How Does Exercise Affect Osteoarthritis?

If you’re bothered by osteoarthritis, you might be concerned by the effects of exercise on your condition. With pain in your knee joints, for example, just the thought of the added stress from exercise could be enough to keep you on the couch. But it turns out that the opposite is true: strengthening and stretching your muscles actually provides added support to your aching joints, leading to pain relief and increased functionality.

Exercise helps you:

  • Maintain the joint’s full range of motion
  • Strengthen the muscles that support the joint
  • Absorb joint shock
  • Combat fatigue
  • Maintain bone strength

Even moderate exercise is enough to get all these benefits, while lack of exercise leads to joints that are more painful and stiff. Your doctor or physical therapist can recommend specific exercises for you, but generally the exercises will fall into several categories:

Range of Motion Exercises — Relieve stiffness and increase mobility through a joint’s full range of motion. These exercises can be done daily.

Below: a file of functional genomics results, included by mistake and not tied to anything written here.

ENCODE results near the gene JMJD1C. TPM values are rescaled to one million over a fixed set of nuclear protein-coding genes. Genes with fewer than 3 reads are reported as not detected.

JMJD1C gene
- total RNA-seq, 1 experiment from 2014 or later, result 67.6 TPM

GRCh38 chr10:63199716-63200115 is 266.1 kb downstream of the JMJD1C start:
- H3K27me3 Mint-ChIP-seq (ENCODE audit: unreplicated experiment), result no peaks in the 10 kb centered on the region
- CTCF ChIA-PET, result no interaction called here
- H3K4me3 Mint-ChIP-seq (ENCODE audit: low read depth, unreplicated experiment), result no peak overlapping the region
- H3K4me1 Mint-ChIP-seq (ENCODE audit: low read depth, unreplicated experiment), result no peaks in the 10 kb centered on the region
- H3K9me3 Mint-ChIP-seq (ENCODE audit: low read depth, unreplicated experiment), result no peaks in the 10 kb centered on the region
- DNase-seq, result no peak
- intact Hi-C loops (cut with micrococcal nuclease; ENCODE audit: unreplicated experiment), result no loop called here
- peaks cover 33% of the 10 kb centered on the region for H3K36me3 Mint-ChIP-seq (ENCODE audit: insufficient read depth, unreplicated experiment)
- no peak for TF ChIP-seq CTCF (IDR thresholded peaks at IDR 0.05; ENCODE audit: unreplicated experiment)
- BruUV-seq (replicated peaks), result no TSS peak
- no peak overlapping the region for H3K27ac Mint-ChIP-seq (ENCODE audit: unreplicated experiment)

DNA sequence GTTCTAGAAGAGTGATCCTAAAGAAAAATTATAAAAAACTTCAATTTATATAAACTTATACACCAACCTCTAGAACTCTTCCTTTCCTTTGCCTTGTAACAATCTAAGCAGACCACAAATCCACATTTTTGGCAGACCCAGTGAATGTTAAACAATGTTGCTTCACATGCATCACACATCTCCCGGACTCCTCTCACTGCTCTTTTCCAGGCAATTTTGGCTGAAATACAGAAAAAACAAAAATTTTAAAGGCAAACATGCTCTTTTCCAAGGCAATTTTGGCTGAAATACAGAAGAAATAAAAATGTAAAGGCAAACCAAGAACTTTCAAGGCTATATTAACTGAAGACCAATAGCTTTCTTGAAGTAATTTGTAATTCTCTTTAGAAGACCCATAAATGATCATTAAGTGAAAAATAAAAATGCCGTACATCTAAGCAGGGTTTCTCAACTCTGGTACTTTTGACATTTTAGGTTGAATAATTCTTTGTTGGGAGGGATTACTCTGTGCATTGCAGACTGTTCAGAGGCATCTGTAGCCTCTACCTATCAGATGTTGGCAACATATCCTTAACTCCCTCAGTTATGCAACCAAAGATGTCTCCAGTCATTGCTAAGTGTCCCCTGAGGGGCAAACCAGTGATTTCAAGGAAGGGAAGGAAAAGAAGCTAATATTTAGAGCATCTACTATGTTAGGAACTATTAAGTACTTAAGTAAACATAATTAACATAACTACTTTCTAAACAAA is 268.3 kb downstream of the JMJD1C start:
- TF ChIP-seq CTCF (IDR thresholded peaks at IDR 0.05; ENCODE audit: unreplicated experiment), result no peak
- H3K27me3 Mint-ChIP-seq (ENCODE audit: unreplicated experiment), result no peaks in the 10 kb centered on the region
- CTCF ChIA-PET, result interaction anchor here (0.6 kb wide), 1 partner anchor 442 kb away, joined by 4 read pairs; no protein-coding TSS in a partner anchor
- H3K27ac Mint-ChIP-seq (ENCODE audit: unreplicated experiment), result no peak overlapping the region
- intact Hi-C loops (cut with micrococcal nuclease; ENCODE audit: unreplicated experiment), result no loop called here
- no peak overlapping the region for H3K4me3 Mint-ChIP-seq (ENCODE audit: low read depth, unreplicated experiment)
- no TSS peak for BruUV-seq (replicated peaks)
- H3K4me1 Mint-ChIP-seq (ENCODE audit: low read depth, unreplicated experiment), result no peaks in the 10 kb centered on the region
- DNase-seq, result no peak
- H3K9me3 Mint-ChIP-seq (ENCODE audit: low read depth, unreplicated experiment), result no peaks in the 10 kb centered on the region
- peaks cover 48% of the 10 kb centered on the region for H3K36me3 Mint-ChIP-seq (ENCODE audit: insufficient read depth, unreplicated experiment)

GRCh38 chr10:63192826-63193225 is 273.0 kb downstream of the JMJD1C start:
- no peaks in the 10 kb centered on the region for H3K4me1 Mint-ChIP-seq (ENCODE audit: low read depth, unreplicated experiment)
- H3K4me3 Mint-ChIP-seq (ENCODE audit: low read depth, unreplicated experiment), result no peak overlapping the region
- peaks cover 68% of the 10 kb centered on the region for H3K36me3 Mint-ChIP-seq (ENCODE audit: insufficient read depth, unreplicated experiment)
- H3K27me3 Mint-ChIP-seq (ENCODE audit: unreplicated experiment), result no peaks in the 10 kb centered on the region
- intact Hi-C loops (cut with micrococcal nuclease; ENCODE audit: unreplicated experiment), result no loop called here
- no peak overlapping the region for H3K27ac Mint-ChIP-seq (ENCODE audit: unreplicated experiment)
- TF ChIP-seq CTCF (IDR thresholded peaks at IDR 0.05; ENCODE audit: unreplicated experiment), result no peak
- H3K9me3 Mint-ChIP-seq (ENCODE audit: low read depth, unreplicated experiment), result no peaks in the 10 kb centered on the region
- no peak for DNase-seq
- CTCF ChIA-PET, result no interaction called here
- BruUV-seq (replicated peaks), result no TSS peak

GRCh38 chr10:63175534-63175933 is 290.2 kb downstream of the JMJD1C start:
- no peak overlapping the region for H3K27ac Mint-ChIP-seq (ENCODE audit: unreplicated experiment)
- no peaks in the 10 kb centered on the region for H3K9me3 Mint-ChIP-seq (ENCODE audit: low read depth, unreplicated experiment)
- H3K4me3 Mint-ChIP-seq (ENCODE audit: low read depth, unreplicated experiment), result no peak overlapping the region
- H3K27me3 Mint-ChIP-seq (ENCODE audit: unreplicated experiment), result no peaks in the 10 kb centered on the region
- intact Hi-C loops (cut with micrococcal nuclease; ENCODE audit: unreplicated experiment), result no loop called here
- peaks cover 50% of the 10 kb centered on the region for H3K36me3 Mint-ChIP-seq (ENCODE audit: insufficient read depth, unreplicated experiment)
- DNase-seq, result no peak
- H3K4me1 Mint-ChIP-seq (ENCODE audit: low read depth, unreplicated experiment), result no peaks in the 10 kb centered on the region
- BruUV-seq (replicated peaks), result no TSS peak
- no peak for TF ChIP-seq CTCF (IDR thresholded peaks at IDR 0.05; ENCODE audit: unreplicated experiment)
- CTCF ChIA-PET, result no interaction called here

Strengthening Exercises — Build muscle strength to support and protect your joints. Use free weights, weight machines, or resistance tubing two to three days per week. A physical therapist can help you develop a training plan for good all-around muscle balance that will be most beneficial to your joints.

Aerobic Exercises — Aerobic or endurance exercises improve your cardiovascular health, help you control your weight (which decreases stress on your joints), and give you more stamina and energy. Low-impact aerobic exercises such as walking, bicycling, swimming, and using an elliptical machine at moderate intensity are great ways to maintain long-term health and mobility.

So exercise helps relieve osteoarthritis. But aren’t there some exercises that can do more damage?

Osteoarthritis is basically the wearing down of cushioning cartilage in the joint, to the point where adjacent bones begin to make contact in ways they were not meant to. And there have been studies that have shown that some exercises can contribute to this wearing down of cartilage. As people reach middle age they should use caution with high impact, weight bearing activities such as jumping or running, according to Dr Christoph Stehling, of the University of California.

Adds a spokesperson for the Arthritis Research Campaign: “Most people can exercise without any problems, but if you have had a joint injury or torn cartilage or ligaments you should be cautious … It is a matter of balance and sensible moderation.”